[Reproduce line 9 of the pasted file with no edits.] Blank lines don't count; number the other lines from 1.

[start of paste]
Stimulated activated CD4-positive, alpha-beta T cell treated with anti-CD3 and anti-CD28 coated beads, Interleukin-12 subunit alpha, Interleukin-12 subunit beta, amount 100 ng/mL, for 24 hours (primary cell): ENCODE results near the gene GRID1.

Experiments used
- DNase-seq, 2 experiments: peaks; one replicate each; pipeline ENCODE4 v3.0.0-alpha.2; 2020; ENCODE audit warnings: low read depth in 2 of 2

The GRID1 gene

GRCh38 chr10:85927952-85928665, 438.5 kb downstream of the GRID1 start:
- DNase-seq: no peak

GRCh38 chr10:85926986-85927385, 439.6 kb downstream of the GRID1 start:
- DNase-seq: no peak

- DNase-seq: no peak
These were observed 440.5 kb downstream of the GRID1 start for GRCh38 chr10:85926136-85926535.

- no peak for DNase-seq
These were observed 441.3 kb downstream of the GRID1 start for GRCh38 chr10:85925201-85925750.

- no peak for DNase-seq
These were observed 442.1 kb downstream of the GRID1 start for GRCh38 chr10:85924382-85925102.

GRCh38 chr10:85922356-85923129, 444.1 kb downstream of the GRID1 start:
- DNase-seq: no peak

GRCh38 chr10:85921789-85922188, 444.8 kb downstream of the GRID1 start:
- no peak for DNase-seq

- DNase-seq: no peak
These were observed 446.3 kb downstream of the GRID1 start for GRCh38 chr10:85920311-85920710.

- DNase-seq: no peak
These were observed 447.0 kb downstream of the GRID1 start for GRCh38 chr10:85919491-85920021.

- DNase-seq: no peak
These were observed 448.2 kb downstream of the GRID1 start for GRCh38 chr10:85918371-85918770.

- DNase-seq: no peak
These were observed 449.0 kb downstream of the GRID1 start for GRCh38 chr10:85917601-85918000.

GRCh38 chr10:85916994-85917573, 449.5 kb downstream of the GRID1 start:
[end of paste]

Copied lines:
- DNase-seq: no peak